Best of luck on your book, and may it capture even a tenth of your intensity! That should be enough to put it over the top.

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  13. Sam Mooney - Thanks for the encouragement, Sam. That was definitely a tough week, but it was followed by a sublime week. I think my nervous system is ready for a plain old normal week now.

    But dude, your comic! I hadn't been keeping up, but I just read your Issuu preview (again, thanks for turning me on to Issuu), and it's GREAT. You're creating a real, honest-to-God page-turner. I'm looking forward to more pages! It's awesome that you're writing it simultaneously in Japanese and English, too. I hope your book gets picked up by somebody, somewhere. And if it doesn't, I hope you go ahead and self-publish it. You're doing really nice work, man. Keep it up!

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  14. Michael Pfeffer - Why don't YOU post some fan arty stuff here? If you post it on your blog, I promise I'll post it on this blog, too. So please make it as rad as your other stuff, so that I don't have to make any excuses! And since I'm making unreasonable demands, I'd like it to be in color, too. TAKE NO PRISONERS.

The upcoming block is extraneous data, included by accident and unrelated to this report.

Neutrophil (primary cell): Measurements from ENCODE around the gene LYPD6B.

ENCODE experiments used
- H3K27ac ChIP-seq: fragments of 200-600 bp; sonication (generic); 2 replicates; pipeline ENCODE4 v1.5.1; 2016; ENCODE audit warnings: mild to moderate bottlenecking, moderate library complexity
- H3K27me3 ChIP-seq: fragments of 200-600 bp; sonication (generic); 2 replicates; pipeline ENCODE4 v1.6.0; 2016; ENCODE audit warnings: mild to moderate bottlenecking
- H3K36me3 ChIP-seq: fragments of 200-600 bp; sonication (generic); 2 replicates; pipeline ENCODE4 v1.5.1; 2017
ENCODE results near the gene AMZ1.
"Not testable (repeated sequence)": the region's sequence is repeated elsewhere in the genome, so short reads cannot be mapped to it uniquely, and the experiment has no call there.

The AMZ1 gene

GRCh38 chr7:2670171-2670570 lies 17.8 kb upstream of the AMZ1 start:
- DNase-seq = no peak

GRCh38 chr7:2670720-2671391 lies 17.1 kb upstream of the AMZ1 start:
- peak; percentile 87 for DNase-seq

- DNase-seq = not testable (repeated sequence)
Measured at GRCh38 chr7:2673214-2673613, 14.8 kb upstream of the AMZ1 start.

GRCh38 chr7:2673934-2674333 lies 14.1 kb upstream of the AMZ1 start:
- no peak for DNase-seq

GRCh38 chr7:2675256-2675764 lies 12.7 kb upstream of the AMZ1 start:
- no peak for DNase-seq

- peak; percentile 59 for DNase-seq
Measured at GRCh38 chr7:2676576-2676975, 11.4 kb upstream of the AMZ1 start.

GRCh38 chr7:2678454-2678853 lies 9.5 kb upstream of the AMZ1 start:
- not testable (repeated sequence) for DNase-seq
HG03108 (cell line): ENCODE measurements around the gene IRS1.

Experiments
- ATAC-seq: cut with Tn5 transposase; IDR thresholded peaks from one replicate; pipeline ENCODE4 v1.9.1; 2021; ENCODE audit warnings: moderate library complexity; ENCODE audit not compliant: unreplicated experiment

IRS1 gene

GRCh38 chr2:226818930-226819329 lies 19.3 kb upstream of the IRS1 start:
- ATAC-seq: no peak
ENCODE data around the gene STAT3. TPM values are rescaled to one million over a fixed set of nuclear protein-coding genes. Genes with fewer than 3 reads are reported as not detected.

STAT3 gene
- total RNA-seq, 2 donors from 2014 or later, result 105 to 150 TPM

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  15. Michael Pfeffer (again) - Oh, and drop me a line when you've posted it to your blog so I don't miss it -- as you can see, my online time is pretty sporadic.

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  16. ariotstorm - Alitha, your art is SO GOOD. It's always a surprising when pros like you pop up around here. It sounds like you're actually paying your bills with comics, which is to my mind the most miraculous thing ever. Right up there with water into wine. Do you have any plans to do any creator-owned work? In your (ha) spare time, perhaps? Man, I'd love to see you unleashed on something of your own.

    Thanks for dropping by, and thanks for the kind words!

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  17. Jason P. Crayton - It's a pretty cool time to be alive, isn't it? You wanted to make and publish a comic, and now you're doing it! We're the first generation to have that kind of power at our fingertips. I think your strategy makes a lot of sense, too -- build up a following, show that you can produce consistently, then bring that work and those fans to one of the big companies.

    Nice work so far on Grade 5! Keep it up!

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  18. You do realise that there's a comics version of The Gita, right? It's in English and part of the Amar Chitra Katha series: http://www.google.com/search?q=Gita%20%22amar%20chitra%20katha%22&tbm=isch